"Jane’s essay, 'My First Fan Letter', highlights the ironic struggle of wanting to be in a certain position, then having no idea what to do with it. Writers innately want attention for their words, but navigating fan feedback is a surreal process. What Jane reveals about this is blunt, but beautiful, and incredibly inspiring in its awkwardness and power." — Jaime Dill, editor for Cardigan Press
What genres/age ranges do you typically gravitate toward in your writing?
I mainly write poetry, though I do have one book of nonfiction published by a university press about a class action lawsuit. Most of my poems appear in literary journals and are geared toward adult readers. I do have one book of poems that includes photographs about a cross-country bicycle trip my sister and I took in 1976. My hope is that it might appeal to young adults who are experiencing the same kind of restlessness my sister and I both felt so many years ago. If some of them get introduced to poetry in the process, then I’ve accomplished two goals.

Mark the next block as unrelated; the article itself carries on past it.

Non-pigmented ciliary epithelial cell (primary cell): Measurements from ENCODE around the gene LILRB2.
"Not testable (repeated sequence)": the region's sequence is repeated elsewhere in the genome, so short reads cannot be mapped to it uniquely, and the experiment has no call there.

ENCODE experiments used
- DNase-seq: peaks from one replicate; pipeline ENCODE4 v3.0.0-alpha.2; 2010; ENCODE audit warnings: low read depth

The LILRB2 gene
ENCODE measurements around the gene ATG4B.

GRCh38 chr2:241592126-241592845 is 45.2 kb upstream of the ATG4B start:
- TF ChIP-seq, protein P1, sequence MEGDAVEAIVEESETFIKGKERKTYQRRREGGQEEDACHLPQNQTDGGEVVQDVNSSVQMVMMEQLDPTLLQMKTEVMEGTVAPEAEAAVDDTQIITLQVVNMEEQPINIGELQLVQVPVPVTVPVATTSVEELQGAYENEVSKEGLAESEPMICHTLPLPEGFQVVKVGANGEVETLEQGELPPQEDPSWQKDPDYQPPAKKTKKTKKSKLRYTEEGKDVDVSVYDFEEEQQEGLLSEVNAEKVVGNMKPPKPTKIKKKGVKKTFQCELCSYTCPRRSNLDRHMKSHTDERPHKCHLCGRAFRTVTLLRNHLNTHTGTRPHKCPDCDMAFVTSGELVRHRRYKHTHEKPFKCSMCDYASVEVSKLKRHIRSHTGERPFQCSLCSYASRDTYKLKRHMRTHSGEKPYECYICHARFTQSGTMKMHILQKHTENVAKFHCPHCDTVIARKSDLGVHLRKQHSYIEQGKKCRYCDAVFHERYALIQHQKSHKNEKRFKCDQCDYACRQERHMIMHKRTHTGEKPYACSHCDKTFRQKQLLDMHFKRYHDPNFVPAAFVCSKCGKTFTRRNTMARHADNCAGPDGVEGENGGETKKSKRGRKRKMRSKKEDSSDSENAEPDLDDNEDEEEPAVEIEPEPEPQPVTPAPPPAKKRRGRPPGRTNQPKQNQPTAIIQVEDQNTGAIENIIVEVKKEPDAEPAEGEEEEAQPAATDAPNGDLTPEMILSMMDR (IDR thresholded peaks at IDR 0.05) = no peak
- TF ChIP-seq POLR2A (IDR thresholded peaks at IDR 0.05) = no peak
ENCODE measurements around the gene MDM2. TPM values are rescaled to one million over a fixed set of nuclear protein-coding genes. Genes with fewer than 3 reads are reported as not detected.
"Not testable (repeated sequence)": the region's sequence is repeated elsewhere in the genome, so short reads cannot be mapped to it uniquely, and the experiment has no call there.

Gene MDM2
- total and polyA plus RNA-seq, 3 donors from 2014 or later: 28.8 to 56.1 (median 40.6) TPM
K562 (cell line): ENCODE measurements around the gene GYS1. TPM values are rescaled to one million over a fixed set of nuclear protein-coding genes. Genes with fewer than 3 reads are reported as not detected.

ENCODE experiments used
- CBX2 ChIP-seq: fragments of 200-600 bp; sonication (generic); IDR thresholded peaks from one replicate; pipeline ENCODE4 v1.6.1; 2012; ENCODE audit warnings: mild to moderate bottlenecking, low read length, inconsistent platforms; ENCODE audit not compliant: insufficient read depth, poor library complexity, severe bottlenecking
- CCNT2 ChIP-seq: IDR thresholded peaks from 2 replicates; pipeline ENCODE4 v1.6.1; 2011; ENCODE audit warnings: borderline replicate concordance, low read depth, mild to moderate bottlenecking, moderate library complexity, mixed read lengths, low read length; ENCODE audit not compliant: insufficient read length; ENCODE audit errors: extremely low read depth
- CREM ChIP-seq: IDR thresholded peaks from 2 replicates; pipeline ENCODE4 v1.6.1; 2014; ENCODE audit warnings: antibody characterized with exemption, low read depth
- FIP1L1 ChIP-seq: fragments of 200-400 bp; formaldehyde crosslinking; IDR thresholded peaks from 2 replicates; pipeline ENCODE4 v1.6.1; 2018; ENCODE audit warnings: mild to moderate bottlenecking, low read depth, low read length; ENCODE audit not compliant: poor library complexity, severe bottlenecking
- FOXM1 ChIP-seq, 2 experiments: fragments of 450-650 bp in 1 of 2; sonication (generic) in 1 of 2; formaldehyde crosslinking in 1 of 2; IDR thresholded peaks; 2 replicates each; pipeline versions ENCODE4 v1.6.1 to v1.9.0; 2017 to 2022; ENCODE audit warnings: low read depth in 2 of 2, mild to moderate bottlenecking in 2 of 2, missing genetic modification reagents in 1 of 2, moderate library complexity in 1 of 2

In what way would you say your essay in Byline Legacies is similar and/or different from this goal?
“My First Fan Letter” is quite different from my other essays and poems in that it’s much more lighthearted. I wrote it a number of years ago, and I remember having great fun writing it. Although I am a dedicated and determined writer, I can’t say that “fun” is the first adjective that comes to mind when describing the all-too-often grueling process of squeezing out words. “Absorbing” and “necessary,” yes. But fun? Not exactly. This essay was fun from beginning to end.
How can readers best support your writing career at this time?
They can visit my website, www.janeschapiro.com. They can order my books. They can review a book. They can message me. Every reader is precious and appreciated.
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